Washington (CNN) - Sens. Ted Cruz of Texas and Mike Lee of Utah were in full legal mode in separate speaking appearances at the conservative Federalist Society Thursday, blasting the Obama administration for what they call unconstitutional moves.
Cruz, the tea party darling of the Defund Obamacare movement and partial government shutdown, blasted President Barack Obama for picking and choosing which laws to enforce, namely through new directives to government lawyers in the implementation of drug and immigration policy.
“This administration simply says, ‘We don’t like these laws so we’re not going to enforce them,’” Cruz told the conservative and libertarian lawyers who comprise the Federalist Society’s membership. “That’s profoundly dangerous.”
Particularly troubling for the Harvard Law graduate and former Texas solicitor general is “the radical advocacy of the U.S. Department of Justice under President Obama for unchecked federal authority,” Cruz said.
Cruz blasted DOJ attorneys for the arguments made on cases including tracking a suspect’s vehicle without a warrant and the Environmental Protection Agency’s efforts to curb the actions of private citizens on their own property.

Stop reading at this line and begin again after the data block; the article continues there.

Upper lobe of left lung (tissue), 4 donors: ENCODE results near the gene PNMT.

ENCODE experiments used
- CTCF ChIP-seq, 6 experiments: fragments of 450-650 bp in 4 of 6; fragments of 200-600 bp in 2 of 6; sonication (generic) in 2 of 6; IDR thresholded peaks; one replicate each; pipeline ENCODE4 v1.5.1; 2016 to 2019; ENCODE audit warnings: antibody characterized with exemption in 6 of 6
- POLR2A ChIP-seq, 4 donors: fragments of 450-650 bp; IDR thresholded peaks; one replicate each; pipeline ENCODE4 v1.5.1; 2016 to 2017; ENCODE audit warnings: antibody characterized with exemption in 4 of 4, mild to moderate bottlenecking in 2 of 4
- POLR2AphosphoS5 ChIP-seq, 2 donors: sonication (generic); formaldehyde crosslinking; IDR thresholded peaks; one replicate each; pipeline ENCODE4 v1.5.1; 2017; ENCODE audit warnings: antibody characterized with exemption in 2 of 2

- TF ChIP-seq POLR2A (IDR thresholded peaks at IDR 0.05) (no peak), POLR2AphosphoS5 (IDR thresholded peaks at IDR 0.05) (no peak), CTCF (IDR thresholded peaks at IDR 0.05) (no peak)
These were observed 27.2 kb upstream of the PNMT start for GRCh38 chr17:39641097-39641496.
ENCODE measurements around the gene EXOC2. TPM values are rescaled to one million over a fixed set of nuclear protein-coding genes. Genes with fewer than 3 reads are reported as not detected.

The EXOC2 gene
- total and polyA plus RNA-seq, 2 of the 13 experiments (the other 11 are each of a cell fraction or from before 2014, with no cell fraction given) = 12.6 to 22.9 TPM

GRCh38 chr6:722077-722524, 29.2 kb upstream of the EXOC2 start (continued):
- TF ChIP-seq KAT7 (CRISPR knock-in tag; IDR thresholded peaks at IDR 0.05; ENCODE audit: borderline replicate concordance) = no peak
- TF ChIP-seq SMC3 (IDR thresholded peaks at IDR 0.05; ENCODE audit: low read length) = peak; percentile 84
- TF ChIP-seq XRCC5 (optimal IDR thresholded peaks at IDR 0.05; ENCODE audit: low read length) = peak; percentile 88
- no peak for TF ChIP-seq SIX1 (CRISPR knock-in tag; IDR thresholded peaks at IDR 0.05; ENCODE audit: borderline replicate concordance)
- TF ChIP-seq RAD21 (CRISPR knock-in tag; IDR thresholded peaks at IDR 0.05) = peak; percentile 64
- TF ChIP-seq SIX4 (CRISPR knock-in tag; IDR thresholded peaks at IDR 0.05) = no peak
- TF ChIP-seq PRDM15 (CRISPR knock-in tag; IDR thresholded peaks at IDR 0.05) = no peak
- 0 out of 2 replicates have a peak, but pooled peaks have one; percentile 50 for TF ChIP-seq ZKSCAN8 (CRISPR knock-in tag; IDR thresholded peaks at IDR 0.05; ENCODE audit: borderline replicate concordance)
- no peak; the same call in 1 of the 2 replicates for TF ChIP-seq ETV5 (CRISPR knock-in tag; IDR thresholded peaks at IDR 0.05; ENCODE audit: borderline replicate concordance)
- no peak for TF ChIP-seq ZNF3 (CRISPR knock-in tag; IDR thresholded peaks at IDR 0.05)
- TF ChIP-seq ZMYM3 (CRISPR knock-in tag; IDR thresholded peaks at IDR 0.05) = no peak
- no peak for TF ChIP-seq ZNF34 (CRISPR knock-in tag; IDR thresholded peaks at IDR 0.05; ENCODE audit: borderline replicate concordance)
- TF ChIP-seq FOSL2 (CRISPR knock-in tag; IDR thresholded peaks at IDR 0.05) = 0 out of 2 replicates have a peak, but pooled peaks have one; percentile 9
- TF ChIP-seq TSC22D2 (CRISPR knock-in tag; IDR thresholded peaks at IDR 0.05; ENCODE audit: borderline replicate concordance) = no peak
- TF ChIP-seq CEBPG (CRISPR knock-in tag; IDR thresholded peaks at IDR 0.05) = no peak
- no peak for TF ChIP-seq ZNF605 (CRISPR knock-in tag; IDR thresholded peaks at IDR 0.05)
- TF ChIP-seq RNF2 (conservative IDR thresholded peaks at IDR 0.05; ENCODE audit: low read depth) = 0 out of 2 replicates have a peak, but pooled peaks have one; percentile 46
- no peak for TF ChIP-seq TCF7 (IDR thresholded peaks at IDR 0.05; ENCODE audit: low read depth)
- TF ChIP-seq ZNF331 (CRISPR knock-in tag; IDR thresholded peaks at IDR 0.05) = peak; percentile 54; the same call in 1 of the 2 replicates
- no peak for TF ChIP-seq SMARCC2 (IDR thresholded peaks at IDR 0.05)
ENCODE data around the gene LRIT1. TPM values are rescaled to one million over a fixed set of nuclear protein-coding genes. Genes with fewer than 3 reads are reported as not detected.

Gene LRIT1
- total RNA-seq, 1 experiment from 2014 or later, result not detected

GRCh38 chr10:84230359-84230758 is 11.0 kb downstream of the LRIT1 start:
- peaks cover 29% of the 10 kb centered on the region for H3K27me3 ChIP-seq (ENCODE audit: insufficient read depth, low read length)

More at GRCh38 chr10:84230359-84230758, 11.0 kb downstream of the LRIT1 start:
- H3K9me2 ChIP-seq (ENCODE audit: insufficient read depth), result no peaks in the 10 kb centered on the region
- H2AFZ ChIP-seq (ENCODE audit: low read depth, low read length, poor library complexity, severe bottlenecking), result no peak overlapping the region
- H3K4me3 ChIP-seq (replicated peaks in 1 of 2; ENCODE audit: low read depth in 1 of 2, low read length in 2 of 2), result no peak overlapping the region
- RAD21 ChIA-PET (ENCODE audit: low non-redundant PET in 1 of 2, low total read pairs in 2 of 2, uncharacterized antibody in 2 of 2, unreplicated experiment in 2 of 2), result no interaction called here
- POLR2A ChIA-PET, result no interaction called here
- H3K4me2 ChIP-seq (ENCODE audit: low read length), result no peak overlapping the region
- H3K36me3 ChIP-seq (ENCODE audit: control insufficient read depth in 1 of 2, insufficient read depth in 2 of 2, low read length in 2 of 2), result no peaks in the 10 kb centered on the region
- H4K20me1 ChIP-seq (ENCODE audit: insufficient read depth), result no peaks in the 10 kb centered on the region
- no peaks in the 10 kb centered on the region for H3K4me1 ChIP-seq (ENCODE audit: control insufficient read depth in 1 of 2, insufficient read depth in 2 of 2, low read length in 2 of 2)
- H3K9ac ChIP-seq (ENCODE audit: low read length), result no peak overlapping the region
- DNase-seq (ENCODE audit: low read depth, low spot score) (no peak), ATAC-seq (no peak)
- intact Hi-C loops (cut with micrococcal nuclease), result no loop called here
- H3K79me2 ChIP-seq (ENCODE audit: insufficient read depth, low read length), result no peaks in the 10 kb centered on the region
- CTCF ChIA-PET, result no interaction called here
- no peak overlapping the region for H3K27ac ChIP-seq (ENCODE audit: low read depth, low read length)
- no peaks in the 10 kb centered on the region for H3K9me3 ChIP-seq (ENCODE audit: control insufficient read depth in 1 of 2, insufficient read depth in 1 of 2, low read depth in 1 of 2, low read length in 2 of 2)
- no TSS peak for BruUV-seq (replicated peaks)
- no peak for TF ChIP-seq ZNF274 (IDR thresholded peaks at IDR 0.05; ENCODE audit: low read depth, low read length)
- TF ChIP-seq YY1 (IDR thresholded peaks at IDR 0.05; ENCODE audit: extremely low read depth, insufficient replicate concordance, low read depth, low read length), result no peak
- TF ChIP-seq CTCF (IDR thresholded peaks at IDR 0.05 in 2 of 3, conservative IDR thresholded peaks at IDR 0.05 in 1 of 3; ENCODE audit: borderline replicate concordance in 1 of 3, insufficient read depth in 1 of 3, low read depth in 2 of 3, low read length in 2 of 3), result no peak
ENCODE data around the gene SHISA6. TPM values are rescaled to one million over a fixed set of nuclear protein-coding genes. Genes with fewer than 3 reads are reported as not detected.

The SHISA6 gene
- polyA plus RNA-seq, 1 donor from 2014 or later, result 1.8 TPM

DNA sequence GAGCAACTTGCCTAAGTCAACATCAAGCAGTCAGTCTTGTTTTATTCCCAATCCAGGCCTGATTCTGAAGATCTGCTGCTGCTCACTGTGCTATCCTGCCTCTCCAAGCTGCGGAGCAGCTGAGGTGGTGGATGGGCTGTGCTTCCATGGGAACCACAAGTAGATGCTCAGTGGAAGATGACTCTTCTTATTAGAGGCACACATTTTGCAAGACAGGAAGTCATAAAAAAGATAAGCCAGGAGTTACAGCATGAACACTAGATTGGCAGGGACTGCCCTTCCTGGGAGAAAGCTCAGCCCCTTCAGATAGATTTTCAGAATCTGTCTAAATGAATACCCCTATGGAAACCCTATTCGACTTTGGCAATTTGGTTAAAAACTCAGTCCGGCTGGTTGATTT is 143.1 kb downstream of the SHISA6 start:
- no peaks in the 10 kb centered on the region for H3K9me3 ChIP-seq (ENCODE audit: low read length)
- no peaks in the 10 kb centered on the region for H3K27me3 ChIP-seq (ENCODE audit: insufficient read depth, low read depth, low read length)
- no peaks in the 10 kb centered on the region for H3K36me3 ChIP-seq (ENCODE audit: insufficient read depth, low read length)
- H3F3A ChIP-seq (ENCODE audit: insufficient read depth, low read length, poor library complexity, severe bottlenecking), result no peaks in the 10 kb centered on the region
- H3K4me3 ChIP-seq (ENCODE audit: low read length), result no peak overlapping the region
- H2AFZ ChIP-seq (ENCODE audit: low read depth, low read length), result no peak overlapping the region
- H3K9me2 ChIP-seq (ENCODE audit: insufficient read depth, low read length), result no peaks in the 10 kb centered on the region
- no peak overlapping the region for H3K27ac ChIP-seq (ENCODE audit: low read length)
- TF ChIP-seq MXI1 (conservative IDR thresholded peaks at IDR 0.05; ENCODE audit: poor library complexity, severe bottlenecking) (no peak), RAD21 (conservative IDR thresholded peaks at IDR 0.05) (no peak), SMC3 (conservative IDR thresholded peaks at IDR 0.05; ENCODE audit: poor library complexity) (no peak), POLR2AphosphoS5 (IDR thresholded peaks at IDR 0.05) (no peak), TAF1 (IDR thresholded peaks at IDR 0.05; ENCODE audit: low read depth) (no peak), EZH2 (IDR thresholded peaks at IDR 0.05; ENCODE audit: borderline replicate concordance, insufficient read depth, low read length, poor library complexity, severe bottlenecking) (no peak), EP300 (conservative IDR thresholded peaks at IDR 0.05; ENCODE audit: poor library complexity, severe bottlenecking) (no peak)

“These positions are not reasonable litigating positions within the bounds of ordinary disagreements. These positions are extreme,” Cruz said.
Lee, in turn, decided to blast Obama - a fellow lawyer and Harvard Law grad like Cruz - for attempting to circumvent Senate review of nominations through “recess” nominations while the chamber was still in pro forma session. Those nominations were eventually thrown out.
“The current presidential administration has I believe violated the Constitution’s separation of powers in numerous and some cases, completely unprecedented ways,” Lee said, also noting White House resistance to Congressional investigations, especially by invoking executive privilege and refusing to cooperate fully over the “Fast and Furious” gunrunning program.
Congress should have done far more to fight back against the recess nominations, the tea party freshman said. Instead, “we did absolutely nothing. We have to do something when that happens.”
Lee blasted his own party for not following up on a threat to block nominations after pledging to do so, with several Republicans voting to approve nomination of Richard Cordray for consumer protection chief.
“Had we been unified, we could have taken a number of actions to make clear to President Obama that his flagrantly unconstitutional recess appointments would not be tolerated,” said the former assistant U.S. attorney in Salt Lake City and graduate of Brigham Young law school.
Those actions could have included blocking nominees and opposing any Obama-backed legislation, action that didn’t happen, Lee said.
“It wouldn’t really matter the specifics so long as we sent the unequivocal message to 1600 Pennsylvania Avenue and made the President face real consequences for his unconstitutional actions.”